Occupy Toronto protest site cleared

The Occupy Toronto encampment comes to a peaceful end with protesters vacating the last occupied tent in St. James Park after a negotiated settlement with police.

Mayor declares protest over; 11 arrested

The Occupy Toronto encampment has come to a peaceful end with protesters vacating the last occupied tent in St. James Park after a negotiated settlement with police.

Mayor Rob Ford said in a late afternoon news conference that he was proud of city staff and police for the job they did in the park on Wednesday, and warned protesters they would not be able to relocate.

"The protest is over and I'd like to keep it that way," he said. "And if they do go to another park, we will ask them to leave immediately."

That could mean another showdown with protesters. 

Interviewed by CBC News on Wednesday morning, Misha Saunders said he and fellow Occupy protesters were weighing whether to move their encampment to another public space downtown. He said the presence of a protesters' "village" is essential to the Occupy movement.

"It's been a hub of activity for people who have a deep-rooted feeling that something must change," he said. "That conversation is going to go to the living rooms, the coffee shops and the subways about how we will move forward in a meaningful way."

As the downtown site was cleared, a handful of demonstrators tried to set up tents on grounds north of the Ontario legislature but police intervened quickly.

Police began dismantling the last of two yurts (large tents) in St. James Park just after 1 p.m. ET, a move that spelled the end of the encampment that began on Oct. 15. 

Eleven people were arrested on Wednesday, but there were no violent clashes. Most were fined $75 for trespassing and released.

The camp's final day began in the early-morning hours when more than 100 police arrived. Officers re-issued eviction notices and began removing tents on the fringes of the park.

City manager Joe Pennachetti said about 100 city staff and 30 city vehicles were part of the operation. 

Tents continued to come down throughout the morning and it appeared a handful of protesters — some of whom had chained themselves inside one of the yurts being used as a library — would leave only by force.

They eventually left after police agreed to preserve the books inside the yurt library.

One woman was arrested earlier in the day after police claimed she was obstructing a city vehicle. She was issued a ticket for trespassing and released shortly after.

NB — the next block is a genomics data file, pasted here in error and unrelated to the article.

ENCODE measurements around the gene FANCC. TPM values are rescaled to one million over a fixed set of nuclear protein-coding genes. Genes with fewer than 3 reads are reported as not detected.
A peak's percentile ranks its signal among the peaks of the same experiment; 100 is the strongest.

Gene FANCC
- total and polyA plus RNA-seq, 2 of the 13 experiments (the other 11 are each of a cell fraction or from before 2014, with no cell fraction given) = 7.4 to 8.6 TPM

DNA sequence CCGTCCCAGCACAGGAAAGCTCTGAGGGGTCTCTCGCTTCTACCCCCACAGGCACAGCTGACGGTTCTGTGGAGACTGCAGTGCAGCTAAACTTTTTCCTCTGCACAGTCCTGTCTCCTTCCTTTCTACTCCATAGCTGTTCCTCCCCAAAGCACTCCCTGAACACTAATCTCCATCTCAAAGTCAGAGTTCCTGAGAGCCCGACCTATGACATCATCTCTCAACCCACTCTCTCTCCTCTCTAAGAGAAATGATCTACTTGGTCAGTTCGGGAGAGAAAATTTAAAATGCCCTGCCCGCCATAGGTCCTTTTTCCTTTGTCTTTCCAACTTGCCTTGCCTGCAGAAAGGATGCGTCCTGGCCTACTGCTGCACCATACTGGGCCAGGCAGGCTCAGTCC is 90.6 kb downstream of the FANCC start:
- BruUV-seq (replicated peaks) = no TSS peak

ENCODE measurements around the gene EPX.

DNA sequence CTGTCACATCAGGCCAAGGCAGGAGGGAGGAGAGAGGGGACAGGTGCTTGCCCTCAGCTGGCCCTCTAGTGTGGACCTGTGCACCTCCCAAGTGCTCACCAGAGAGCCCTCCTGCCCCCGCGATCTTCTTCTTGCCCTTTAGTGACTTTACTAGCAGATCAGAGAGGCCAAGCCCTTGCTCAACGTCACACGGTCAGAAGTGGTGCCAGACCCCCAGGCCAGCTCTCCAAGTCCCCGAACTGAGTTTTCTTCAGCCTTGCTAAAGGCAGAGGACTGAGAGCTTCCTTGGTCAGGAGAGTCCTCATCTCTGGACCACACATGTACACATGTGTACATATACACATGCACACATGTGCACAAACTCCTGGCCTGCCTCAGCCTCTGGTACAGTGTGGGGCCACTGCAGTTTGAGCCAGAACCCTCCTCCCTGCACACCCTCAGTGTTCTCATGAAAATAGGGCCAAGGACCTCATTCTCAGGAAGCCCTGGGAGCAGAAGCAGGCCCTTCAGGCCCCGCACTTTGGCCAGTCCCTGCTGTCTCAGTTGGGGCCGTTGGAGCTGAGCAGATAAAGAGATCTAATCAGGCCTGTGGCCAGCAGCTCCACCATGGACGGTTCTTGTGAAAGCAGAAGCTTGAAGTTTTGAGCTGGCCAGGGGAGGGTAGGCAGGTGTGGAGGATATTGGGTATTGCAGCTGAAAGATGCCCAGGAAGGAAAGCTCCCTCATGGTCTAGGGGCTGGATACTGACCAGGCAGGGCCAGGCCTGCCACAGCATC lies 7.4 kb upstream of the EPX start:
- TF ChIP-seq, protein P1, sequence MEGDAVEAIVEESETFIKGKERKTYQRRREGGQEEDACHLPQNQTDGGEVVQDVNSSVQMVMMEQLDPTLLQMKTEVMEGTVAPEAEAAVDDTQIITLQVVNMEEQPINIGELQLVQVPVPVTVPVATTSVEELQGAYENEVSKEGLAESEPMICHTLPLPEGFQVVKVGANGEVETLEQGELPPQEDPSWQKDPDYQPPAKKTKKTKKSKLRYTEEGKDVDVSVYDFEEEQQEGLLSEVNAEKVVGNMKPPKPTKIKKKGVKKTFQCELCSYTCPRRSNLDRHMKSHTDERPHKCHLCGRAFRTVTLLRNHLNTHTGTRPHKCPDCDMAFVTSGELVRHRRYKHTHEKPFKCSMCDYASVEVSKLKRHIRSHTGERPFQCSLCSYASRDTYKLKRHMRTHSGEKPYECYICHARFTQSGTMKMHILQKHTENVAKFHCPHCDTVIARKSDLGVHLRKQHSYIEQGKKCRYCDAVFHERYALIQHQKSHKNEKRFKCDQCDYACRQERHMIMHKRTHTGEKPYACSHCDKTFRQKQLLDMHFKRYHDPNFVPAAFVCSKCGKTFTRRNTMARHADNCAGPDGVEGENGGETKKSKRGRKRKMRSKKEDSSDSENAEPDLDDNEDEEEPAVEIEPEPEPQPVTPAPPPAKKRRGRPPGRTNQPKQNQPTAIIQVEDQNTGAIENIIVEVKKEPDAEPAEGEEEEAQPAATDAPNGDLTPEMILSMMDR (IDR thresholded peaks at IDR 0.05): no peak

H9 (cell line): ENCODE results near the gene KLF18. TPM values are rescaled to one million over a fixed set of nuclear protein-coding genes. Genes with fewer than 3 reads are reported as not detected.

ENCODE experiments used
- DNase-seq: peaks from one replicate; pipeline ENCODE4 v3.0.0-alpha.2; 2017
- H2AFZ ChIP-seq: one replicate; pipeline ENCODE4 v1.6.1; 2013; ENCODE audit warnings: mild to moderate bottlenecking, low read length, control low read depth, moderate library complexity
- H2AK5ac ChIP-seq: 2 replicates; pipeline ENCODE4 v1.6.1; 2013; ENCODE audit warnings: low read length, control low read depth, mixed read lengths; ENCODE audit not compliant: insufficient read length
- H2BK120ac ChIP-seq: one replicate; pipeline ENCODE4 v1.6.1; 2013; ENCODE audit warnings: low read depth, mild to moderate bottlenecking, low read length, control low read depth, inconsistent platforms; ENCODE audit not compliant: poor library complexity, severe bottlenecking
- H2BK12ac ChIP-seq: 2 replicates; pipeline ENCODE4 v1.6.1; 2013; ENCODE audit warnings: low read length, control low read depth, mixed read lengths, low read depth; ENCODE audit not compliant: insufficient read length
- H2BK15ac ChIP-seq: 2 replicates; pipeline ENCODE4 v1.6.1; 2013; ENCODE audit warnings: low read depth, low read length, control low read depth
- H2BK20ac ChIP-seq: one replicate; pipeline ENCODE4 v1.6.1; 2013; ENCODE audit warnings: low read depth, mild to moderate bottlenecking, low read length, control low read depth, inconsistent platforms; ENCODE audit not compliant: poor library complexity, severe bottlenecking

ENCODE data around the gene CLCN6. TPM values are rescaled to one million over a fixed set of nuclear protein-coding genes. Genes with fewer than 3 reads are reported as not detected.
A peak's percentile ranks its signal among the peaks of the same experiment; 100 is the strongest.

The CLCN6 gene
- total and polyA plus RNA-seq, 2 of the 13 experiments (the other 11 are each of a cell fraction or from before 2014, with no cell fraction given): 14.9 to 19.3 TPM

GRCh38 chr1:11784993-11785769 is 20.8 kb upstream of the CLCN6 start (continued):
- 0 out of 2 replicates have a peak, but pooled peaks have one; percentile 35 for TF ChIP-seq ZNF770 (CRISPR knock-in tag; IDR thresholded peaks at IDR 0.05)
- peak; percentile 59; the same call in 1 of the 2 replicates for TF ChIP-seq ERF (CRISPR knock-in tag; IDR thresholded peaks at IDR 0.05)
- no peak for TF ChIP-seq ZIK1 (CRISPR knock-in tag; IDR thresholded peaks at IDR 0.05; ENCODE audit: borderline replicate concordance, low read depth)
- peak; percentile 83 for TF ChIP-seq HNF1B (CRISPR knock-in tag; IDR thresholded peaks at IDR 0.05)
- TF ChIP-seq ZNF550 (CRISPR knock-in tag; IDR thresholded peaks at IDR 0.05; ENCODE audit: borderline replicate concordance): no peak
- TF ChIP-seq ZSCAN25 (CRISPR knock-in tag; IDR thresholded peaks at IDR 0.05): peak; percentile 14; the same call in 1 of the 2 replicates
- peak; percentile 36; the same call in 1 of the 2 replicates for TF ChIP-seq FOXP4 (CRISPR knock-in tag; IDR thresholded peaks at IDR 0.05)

A few hours later, a woman and a man who refused to leave a structure were taken away as crowds shouted "Shame! Shame!" at the police.

Despite a few tense moments, most of the clearing work has gone without incident.

The move to evict protesters had been widely expected after Monday's ruling upheld a city bylaw, which effectively deemed that protesters camping overnight were trespassing. 

Protesters are only allowed in the park between 5:30 a.m. and midnight, and not allowed to bring tents into the public place.

Pannachetti said he won't have a sense of damage until after the cleanup of the park, which is at the corner of King Street East and Church Street, and had been filled since mid-October with tents that at one time totalled about 300.

City staff have said they need to winterize the park.

Coun. Pam McConnell, whose ward includes the park, said the Occupy movement would be contributing $10,000 toward the costs of the cleanup. Any further costs will fall to taxpayers. 

Police arrested a young woman shortly after 11 a.m. on Wednesday. (Dave Seglins/CBC)

Pannachetti, who thanked the protesters for their co-operation, said tents were numbered and inventoried so that they can be claimed by their owners. Also, the city made efforts to help anyone at the park who needed shelter or other support and will continue to do so, he said.

Business owners in the area were relieved — one arrived in the park with flowers for both the police and the protesters —  but some wondered why the city didn't act sooner.

"Camping overnight in a public park is illegal," Rachel Young said. "It should have not have continued on past the first night."

Deputy Mayor Doug Holyday said the time of the operation was carefully chosen.

"The police picked the time past 5:30 a.m. so that anybody in the park is not violating anything by being in the park, but their structures are," he said. "We want to remove their structures and start cleaning up the park. People that are using the park in a reasonable fashion are entitled to be there just like anyone else and they can stay there until midnight."

Holyday said the city would have liked to evict the protesters earlier, but couldn't.

"There would have been a lot of arrests, I think there would have been probably been a lot of injuries, and I don't think we wanted the bad publicity," he said.

Coun. Adam Vaughan, a frequent critic of Ford's, said the mayor deserved a lot of credit "for something which he doesn't show a lot of, which is restraint." 

Toronto eviction follows similar moves across Canada

The Toronto eviction notice follows similar moves to dismantle Occupy camps in other Canadian cities.

In Vancouver, Occupy Vancouver protesters moved their camp to a park in East Vancouver after packing up before a 5 p.m. PT deadline to move off the courthouse grounds at Robson Square.

Police in Ottawa evicted about two dozen protesters from an Occupy encampment in Confederation Park early Tuesday.

In Edmonton, police appeared at about 11:30 a.m. MT to check on protesters, who said they wouldn't leave.

The Occupy movement in Canada was spawned by protesters on Wall Street, although camps around the world have been slowly dismantled by officials. The movement — which held an international day of protest Oct. 15 — generally protests disparity between the rich and poor, although there are no established leaders or concrete demands.

With files from The Canadian Press